Praying Woman With BibleOur first response to this Scripture may be yes, there are so many people out there doing wicked things. They need to repent. But wait a minute. God is speaking to his people called by his name. Christians. The Church. He’s speaking to us.

If we want God to heal our country, we, the Church in America, need to seek God’s face and turn from our wicked ways.

Seek God’s face? Don’t we do that? Sometimes. But how often do we . . .

  • Focus on what we want to accomplish for God instead of on what He is calling us to do
  • Want our timetable instead of God’s
  • Limit ourselves by depending on our own strength or talents or abilities instead of His

But seek (aim at and strive after) first of all His kingdom and His righteousness (His way of doing and being right), and then all these things taken together will be given you besides. (Matthew 6:33 AMP)

Turn from our wicked ways. Repent. Our first thought here may fly to Christian leaders who have fallen. Yes, that’s an all too real part of the American Church’s failure. But there is so much more. . . . We don’t have to look far to find sin at every level of the Church. That’s part of seeking God. We need to continually ask Him to reveal our failings. Make this scripture your prayer:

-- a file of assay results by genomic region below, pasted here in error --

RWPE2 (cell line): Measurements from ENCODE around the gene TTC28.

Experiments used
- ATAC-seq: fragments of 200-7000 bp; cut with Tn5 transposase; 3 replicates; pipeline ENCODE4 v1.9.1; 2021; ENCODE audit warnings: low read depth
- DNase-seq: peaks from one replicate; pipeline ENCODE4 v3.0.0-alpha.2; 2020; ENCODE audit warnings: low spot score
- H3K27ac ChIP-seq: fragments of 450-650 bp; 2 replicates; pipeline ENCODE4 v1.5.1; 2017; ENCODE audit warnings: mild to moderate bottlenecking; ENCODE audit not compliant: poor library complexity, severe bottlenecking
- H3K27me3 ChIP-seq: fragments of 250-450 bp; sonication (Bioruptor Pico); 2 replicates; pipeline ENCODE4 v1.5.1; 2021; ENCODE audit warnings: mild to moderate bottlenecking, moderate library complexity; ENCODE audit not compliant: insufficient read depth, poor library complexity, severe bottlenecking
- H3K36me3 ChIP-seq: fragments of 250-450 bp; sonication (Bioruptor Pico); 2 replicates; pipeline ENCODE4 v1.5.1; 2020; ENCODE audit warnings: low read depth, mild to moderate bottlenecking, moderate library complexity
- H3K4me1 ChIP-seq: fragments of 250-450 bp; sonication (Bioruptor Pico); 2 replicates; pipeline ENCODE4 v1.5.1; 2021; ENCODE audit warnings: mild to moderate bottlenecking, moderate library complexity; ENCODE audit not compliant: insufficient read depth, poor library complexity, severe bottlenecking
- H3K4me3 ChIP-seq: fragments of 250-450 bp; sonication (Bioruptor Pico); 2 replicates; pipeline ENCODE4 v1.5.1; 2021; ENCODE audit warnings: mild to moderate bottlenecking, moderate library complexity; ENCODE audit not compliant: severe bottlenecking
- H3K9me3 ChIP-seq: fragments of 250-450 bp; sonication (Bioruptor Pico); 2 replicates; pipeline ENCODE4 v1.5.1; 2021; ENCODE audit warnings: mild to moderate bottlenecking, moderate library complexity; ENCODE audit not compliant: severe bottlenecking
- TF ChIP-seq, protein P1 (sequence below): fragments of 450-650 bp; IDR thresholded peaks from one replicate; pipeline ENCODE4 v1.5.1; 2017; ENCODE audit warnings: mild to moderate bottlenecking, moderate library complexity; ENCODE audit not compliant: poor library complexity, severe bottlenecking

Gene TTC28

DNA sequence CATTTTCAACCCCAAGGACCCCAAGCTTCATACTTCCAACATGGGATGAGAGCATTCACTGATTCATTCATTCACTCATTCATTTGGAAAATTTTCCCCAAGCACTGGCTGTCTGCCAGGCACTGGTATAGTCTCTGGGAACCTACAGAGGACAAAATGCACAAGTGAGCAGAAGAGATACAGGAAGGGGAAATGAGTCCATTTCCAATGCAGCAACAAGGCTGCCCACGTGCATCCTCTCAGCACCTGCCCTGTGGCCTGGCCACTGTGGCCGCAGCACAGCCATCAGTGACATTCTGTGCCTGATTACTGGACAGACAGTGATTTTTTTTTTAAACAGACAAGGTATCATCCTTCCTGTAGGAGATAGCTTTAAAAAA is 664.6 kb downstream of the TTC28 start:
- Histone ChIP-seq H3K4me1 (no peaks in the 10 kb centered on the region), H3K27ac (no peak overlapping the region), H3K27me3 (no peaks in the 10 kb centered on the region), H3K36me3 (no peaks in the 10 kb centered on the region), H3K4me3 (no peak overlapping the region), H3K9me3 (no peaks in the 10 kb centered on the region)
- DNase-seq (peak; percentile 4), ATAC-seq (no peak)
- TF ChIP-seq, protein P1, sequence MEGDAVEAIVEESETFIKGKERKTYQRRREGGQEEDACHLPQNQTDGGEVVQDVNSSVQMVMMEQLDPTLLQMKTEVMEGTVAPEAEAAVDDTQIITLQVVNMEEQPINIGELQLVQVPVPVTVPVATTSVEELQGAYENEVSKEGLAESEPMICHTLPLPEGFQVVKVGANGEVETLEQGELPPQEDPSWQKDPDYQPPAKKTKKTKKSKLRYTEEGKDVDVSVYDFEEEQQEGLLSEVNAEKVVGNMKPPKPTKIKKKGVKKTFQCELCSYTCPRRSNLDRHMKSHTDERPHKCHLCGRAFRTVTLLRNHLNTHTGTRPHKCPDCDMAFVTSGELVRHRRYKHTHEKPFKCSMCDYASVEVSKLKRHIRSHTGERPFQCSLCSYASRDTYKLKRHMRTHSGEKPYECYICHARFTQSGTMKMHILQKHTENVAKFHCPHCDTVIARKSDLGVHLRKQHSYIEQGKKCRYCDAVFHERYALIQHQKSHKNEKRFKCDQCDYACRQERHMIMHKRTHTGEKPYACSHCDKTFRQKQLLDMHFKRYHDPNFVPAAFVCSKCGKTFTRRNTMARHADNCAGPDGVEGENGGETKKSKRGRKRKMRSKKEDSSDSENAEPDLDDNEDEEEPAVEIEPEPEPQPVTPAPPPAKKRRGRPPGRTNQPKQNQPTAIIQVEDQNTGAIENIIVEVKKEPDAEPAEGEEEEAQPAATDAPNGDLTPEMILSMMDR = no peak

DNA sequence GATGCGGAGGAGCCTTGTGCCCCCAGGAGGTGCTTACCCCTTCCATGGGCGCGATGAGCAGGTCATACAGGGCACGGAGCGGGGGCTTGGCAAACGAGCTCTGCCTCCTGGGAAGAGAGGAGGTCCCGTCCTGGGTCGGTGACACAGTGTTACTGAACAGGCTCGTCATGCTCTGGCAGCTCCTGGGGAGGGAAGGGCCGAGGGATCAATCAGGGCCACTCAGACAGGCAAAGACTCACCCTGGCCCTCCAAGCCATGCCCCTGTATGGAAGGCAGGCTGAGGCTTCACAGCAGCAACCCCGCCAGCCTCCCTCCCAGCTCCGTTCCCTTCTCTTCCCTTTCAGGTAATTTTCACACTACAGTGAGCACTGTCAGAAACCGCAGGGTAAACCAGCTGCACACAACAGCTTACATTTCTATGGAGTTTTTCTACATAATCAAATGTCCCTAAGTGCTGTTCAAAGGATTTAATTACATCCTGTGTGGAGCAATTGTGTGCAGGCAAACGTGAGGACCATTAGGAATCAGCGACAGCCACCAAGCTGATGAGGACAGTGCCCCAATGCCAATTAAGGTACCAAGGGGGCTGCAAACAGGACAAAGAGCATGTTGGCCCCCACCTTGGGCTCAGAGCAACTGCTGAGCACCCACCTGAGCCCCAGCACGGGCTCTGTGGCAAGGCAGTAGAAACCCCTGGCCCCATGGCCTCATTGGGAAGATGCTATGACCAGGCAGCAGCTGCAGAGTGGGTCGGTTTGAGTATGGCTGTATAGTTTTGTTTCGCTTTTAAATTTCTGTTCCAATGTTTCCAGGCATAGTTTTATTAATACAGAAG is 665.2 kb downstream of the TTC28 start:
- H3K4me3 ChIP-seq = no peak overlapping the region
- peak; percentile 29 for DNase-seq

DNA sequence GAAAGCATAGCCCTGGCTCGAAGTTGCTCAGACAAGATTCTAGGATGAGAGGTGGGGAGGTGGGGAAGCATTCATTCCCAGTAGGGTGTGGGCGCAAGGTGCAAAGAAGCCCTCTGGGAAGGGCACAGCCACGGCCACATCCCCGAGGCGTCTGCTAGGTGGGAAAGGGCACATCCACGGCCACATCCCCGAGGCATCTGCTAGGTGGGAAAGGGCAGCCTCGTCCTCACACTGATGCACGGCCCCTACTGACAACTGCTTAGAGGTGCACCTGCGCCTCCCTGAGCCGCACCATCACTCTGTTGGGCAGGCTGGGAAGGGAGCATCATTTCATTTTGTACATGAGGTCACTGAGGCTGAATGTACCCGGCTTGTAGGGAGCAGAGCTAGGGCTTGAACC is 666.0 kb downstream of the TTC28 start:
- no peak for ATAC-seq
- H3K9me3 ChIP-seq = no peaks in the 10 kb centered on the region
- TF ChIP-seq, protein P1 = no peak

Search me, O God, and know my heart; test me and know my anxious thoughts. Point out anything in me that offends you, and lead me along the path of everlasting life. (Psalm 139:23-24)

Here are just a few things to consider. As you read through this list, ask God to show you these or other sins within your life. Within your church. Within your ministry.

  • Focusing more on entertainment than true worship
  • Letting tradition, rather than God’s Word, be our primary guide
  • Depending on ritual rather than the blood of Christ for our salvation
  • Being shaped by the world’s standards instead of God’s
  • Preaching popular themes instead of the uncompromised Word of God from the pulpit
  • Competing with other ministries instead of each fulfilling God’s call for us and supporting others in their call
  • Making the latest equipment and beautiful facilities more important than reaching out to the lost and hurting
  • Failing to carry out Jesus’ Great Commission

What do people see when they look at people in the Church? Gossip? Self-righteousness? More focused on being blessed than on blessing others? Do they see strife and power plays? Worldly lifestyles? Here’s the kind of behavior they should see: